Economic woes spark boom time for instant ramen

Justin McCurry Tokyo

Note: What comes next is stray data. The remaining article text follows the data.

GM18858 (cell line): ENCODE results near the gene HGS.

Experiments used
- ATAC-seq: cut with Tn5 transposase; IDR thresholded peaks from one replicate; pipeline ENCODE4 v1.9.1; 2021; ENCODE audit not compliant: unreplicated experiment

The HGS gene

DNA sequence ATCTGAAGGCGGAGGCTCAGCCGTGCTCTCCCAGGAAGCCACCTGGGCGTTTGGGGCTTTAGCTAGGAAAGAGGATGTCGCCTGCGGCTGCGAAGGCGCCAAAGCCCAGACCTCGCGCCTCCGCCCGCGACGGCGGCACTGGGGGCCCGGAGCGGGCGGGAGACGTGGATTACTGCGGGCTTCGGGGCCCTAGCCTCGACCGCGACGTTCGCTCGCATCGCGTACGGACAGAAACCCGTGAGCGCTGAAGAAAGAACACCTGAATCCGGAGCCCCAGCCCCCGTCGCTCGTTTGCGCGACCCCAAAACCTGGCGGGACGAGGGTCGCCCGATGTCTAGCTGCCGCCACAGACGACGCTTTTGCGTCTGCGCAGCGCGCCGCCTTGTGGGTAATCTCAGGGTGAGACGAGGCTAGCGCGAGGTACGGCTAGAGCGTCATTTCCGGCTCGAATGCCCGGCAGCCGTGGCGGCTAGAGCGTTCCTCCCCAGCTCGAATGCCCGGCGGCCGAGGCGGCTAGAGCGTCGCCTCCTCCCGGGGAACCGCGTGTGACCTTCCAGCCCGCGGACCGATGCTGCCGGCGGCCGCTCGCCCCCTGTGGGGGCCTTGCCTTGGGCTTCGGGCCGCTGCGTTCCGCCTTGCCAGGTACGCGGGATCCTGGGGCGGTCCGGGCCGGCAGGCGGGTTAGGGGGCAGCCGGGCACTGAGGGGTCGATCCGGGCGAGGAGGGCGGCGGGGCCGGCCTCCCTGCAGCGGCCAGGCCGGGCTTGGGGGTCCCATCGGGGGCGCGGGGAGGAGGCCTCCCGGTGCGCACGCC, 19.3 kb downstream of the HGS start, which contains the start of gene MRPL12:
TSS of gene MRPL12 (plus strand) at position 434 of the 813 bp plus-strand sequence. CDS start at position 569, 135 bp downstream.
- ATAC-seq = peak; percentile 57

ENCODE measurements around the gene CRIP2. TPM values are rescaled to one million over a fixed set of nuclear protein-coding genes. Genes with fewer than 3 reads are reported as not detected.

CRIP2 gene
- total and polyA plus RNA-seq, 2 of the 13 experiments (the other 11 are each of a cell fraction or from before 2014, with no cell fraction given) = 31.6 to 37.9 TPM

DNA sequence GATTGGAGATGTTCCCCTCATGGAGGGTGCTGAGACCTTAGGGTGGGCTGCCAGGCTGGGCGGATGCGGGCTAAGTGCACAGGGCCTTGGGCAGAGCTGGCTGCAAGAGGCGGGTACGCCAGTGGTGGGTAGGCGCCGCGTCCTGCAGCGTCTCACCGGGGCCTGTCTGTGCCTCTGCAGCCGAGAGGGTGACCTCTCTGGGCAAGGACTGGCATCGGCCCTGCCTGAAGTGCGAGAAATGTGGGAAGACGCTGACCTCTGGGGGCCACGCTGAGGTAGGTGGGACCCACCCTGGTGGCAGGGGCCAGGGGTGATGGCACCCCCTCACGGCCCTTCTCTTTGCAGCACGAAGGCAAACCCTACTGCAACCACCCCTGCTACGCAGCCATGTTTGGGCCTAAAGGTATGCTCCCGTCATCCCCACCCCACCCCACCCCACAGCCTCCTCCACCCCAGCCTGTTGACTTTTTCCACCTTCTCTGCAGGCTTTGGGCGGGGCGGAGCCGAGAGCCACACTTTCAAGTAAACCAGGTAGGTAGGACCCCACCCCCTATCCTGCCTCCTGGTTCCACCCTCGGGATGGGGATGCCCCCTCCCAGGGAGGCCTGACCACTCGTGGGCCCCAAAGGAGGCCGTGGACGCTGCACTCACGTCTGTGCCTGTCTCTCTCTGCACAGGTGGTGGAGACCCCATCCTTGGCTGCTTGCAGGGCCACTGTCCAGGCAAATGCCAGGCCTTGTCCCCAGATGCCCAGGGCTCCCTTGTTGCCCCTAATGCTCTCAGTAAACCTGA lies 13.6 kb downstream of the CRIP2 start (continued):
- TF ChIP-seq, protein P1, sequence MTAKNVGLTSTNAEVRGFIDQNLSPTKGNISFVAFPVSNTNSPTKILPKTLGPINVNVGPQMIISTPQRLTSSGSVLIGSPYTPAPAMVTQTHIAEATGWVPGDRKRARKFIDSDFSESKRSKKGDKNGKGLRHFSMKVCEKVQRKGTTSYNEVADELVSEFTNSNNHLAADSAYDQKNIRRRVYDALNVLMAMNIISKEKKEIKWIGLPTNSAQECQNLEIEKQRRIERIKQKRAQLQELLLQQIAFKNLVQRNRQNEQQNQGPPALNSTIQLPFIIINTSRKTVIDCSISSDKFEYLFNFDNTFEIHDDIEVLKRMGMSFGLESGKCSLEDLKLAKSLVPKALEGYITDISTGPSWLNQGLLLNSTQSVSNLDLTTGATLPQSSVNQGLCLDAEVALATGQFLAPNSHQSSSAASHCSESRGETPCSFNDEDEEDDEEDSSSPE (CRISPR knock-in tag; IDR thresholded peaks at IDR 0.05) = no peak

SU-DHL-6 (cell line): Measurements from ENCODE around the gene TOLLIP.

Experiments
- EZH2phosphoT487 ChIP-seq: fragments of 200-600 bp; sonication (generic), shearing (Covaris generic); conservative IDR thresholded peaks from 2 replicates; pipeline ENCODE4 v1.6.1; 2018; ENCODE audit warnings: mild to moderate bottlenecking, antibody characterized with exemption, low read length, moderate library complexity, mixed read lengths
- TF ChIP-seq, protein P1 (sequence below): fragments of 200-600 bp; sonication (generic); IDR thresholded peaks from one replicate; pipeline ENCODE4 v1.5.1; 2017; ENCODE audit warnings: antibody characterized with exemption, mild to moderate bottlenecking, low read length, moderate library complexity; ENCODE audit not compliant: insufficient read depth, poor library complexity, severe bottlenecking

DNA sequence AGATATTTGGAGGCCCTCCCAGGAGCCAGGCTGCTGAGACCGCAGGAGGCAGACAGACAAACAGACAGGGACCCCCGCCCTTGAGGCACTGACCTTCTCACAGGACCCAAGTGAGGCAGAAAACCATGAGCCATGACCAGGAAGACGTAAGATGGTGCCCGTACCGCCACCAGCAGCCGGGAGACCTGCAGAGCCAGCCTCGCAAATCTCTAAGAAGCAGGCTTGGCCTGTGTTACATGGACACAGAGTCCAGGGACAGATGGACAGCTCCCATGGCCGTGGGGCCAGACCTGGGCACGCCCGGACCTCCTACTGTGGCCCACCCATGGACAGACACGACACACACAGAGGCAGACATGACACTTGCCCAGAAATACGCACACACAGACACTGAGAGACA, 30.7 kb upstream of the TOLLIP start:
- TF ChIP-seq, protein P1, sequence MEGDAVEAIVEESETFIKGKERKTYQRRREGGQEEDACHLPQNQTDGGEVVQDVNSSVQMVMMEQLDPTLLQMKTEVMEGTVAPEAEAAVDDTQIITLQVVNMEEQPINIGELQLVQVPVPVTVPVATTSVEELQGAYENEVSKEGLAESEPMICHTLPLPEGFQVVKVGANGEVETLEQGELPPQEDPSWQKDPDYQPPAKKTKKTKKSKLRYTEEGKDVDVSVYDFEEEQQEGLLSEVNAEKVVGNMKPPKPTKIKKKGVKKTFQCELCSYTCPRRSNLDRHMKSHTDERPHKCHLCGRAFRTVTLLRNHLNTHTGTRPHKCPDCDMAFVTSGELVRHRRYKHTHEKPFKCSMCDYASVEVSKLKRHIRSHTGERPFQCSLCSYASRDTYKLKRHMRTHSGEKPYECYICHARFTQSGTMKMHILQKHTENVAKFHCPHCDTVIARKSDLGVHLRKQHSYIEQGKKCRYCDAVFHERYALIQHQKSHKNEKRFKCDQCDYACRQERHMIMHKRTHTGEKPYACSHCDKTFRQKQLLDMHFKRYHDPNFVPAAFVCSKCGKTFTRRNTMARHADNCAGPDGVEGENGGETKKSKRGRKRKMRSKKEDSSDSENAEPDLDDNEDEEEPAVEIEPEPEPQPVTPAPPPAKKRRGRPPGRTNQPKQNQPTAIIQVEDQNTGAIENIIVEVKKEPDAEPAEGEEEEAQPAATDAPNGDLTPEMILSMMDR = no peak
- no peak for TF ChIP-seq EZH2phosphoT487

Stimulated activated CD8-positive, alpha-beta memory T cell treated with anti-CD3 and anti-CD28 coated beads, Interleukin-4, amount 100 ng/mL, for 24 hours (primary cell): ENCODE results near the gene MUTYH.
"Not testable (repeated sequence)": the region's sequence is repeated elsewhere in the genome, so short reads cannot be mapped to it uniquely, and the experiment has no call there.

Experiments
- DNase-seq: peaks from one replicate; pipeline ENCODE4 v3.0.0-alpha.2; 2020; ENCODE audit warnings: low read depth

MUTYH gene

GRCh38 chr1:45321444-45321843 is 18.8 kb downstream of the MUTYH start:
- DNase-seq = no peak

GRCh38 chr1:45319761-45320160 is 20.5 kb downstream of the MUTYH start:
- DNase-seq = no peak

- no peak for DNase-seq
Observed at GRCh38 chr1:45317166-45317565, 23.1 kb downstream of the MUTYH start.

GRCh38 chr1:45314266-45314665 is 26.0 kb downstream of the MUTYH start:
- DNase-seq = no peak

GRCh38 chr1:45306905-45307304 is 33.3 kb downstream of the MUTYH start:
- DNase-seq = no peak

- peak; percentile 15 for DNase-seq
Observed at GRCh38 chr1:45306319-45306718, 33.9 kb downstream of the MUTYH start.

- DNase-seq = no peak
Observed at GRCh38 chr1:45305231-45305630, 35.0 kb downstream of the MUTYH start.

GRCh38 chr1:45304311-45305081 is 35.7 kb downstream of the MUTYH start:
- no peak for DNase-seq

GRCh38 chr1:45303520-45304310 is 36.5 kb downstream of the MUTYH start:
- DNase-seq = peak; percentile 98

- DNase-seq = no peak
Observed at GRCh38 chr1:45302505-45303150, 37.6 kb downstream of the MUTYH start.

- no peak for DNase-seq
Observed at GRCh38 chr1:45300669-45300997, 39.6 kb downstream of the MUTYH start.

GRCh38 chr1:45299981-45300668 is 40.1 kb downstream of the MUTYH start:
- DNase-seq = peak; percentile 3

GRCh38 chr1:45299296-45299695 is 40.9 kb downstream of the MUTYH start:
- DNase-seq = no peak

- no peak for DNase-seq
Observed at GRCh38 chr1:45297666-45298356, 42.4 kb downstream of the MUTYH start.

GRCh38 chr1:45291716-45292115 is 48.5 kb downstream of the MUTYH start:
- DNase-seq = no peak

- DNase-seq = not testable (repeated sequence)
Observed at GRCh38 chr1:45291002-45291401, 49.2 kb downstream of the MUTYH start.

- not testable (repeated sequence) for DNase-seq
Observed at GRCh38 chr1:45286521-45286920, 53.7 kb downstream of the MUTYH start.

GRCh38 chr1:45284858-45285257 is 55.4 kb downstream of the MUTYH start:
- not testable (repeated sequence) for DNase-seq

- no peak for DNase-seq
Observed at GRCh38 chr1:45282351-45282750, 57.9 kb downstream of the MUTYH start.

Spicy tomato, seafood, teriyaki chicken, Korean barbecue, cheese curry. Or for those with a gargantuan appetite, an “American breakfast” – all served in a pot along with a block of air-dried noodles. When Momofuku Ando invented insutanto ramen in his back-yard shed in Osaka 65 years ago, he could have had little inkling that the simple, starchy convenience food would become a global staple. Ando, who died in 2007 aged 96, lived long enough to see the firm he founded, Nissin Foods, make successful forays into the international market with versions that cater to people with religious dietary requirements and incorporate local tastes. After the growth of a global appetite for regular ramen – seen in the spread of famous Japanese chains to the streets of New York and London, and the long queues of tourists outside shops in Tokyo – its pre-packaged cousin is now at the forefront of a second ramen boom. In 2022, consumers in more than 50 countries slurped their way through a record 121.2bn servings of instant noodles, according to the Osaka-based World Instant Noodles Association. In Mexico, demand soared by 17.2% in 2021 – when many people turned to instant noodles during Covid-19 restrictions – but still rose by more than 10% last year. The US, too, has embraced instant noodles, in part to relieve pressure on household finances from the cost of living crisis. “Middle-class consumers who did not eat instant noodles before are now incorporating them into their daily lives,” Nissin Foods said, according to the Nikkei business newspaper. As a result, Nissin and its rival Toyo Suisan recently announced the construction of production facilities in the US by 2025 to meet soaring demand there and in Mexico. “The number of consumers who regularly eat instant noodles is going up, and we will increase our variety of flavours,” Toyo Suisan said in a statement to the Nikkei. Nissin said this month it would spend $228m (£180m) on expanding its presence in the US, including a new factory in South Carolina to add to its existing plants in California and Pennsylvania. According to the Nissin group philosophy as handed down by Ando, peace will come to the world when there is enough food. Peace has proved elusive, but more of the world is tucking into his invention. The result of Ando’s eureka moment first appeared on the market in August 1958 as Chikin (chicken) Ramen and was sold in a cellophane pack. The noodles were cooked, then “watered” with chicken soup, seasoned and deepfried in palm oil to dehydrate them. Although they initially cost more than the fresh variety, they could be cooked in just three minutes and eaten at home. After a successful year of gauging consumer reaction in the Osaka area, Ando unleashed Chikin Ramen on noodle lovers nationwide. Decades later, they have become a genuine “global food”, according to Ichiro Yamato, an instant ramen expert who sells a wide range of noodles at his shop in Osaka. “If you look at postwar history, it’s clear that when the workforce expands, consumption of instant noodles also rises,” said Yamato, who eats instant ramen once a day. “It happened in Japan during the postwar economic miracle, when the workforce grew and baby boomers started eating instant ramen and giving them to their children.” On a recent afternoon, parties of schoolchildren and tourists learned about instant ramen’s evolution at the Cupnoodles Museum in the Osaka suburb of Ikeda, the food’s birthplace. Packages spanning more than six decades adorn the walls and ceilings, while the museum’s 900,000 annual visitors can make their own bespoke versions of Nissin’s signature Cup Noodle, more than 50bn units of which have been sold worldwide since its launch in the early 1970s. Yamato attributes the global appetite for what was once a go-to snack for hard-up students to manufacturers’ focus on local culinary tastes, whether it is the halal versions sold in Indonesia and other countries with large Muslim populations, or the addition of familiar flavours, such as nam pla fish sauce in Thailand or garam masala in India. While manufacturers continue to expand overseas, Japan will remain a lucrative base, said Yamato. “We’re seeing a move towards retro packaging that makes people feel nostalgic,” he said, noting that designs featuring Japanese kanji characters had proved a hit. “Worldwide, instant noodles can only get bigger, led by India and countries in Africa and Asia with young, growing populations.” He has developed a taste for a new range of thicker instant noodles, which he eats with fresh vegetables. The American breakfast variety, however, is unlikely to “come home” to Japan from the US, where it went on sale this year. “It’s a mixture of maple syrup, pancakes, sausages and egg,” said Yamato, who tried the concoction during a recent visit to the US. “I have to say, they weren’t really for me.”